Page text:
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The opening nine is as relaxed and enjoyable as the views!

Reflecting back, the two nines are truly different. The back nine demands more accuracy tee to green. Overall, the course conditioning was excellent. The views from the clubhouse patio over the course reflect the consistency of conditioning throughout Glasgow Hills. From past experience, the food at the course is exceptional but with it being late in the season the dining room was closed. Quick thinking allowed us to enjoy a very short drive to New Glasgow Lobster Supper for a sensational seafood meal (again). It capped off a great afternoon and a wonderful experience at Glasgow Hills, which truly is one of the more formidable, beautiful courses on the Island.

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Aura – 7.5 out of 10 – Visiting this course in 2012, it really whet my appetite for PEI golf. I was well aware of perennial national favourites, Crowbush and Dundarave, but to find a course like this with its strong visual appeal, I knew when I was able to travel to PEI this course was on my must play list.

Value (cost / experience) – 7.5 out of 10 – This course, perhaps more than any other we played on the Island, brought strong diversity of opinion. I felt it was a strong and fair test of golf with great diversity of golf holes bound together by exceptional quality and design elements from Furber which make the greenside areas all fair and approachable. The costs were exceptional and I left feeling satisfied about my golfing experience.

Course Condition (fairways/greens, layout) – 8.5 out of 10 – Furber’s ability to effectively use lands west of the clubhouse from holes 6-9 reduce the tightness throughout the course and provide some nice diversity from the elevation change, which Furber was able to mitigate in most cases and utilize effectively for the most part. The conditioning was exceptional. All aspects – tee boxes, fariways, bunkers, and greens – were exceptional. The holes present themselves clearly with regard to possible trouble. A strong finishing hole created a good feeling after the round.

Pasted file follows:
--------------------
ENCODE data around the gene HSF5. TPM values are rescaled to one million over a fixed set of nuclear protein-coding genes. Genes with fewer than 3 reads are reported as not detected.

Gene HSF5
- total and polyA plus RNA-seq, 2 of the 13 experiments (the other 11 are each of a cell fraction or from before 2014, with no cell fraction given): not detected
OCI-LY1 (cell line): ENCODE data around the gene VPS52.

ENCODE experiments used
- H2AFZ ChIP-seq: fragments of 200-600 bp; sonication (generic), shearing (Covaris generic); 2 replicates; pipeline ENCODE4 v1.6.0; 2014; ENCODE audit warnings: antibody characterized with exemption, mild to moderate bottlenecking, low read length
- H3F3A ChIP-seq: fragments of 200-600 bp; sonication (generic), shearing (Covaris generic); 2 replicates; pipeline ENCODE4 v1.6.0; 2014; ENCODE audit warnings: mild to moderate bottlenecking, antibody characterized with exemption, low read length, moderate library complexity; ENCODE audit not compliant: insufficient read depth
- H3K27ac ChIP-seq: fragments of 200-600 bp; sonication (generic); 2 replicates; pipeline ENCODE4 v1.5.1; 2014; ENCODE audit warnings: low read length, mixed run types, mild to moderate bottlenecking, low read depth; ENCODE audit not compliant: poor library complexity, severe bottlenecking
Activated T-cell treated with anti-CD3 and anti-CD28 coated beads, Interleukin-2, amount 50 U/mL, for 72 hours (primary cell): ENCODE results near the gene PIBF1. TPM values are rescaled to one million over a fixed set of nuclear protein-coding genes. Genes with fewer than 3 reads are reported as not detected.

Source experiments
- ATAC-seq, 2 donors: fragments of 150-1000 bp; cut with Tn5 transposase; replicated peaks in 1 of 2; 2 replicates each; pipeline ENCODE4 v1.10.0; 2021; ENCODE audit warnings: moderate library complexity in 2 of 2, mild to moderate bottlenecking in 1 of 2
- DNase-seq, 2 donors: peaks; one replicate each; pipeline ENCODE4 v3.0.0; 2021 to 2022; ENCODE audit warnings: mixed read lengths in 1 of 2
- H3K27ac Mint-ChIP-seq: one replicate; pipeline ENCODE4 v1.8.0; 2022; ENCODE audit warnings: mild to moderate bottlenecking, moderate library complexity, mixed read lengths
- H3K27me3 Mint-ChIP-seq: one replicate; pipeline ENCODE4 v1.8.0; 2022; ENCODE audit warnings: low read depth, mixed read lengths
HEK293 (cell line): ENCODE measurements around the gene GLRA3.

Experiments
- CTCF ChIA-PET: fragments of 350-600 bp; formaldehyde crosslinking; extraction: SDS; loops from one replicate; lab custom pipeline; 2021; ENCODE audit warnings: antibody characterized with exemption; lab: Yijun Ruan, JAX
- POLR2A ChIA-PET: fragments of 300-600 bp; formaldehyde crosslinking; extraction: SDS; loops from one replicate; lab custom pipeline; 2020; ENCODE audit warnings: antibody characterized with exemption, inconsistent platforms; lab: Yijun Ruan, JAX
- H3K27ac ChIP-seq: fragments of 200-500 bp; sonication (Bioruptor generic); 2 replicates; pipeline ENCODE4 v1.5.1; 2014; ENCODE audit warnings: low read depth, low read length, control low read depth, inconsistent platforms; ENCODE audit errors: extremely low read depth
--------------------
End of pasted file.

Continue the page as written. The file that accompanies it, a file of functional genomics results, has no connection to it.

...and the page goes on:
Overall Experience (how did the round make me feel; would I return) – 7.5 out of 10 – I had a fun golfing experience at Glasgow Hills. The course challenged my game and provided me some of the best scenery on the Island. The staff are very nice; helpful and professional. The course provides strong diversity of golf holes. I feel we picked the wrong tee box and this may have made the golf experience a little more challenging than I really wanted on a golf vacation. The blue tees were a challenge for a series of 10 handicappers, but maybe it was that this was our 7th round of golf in 4 days? Still, I’d like to return. Course knowledge can go a long way here.

Highlight (what is great about the course) – The location is ideal. The conditioning is among the best on the Island. And the people were outstanding. I really liked the diversity of golf holes and welcomed the challenge which the tougher back nine brought in terms of design and playability. Proximity to New Glasgow Lobster Supper was a bonus and one we took advantage of given the dining room was closed. That said, I have experienced their dining room and it is its own highlight.

Recommendation (magic wand…what would I change) – There is no denying that the 17th tee shot is spectacular. Sitting high over the landing area, it is impressive. But it is a golf hole that I would – as the question asked – change if I had a magic wand. The slope uphill afterward is significant and makes for three target-type shots. It just felt to me this hole could benefit from some design tweaks. Following such a strong stretch from 13-16, and between what I felt was one of the better closing holes on the Island, 17 seemed a little out of place to me. It did not detract from my enjoyment at Glasgow Hills, in fact, I look forward to the chance to tackle this hole and this course again.

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The very beautiful and very challenging par 3 13th hole.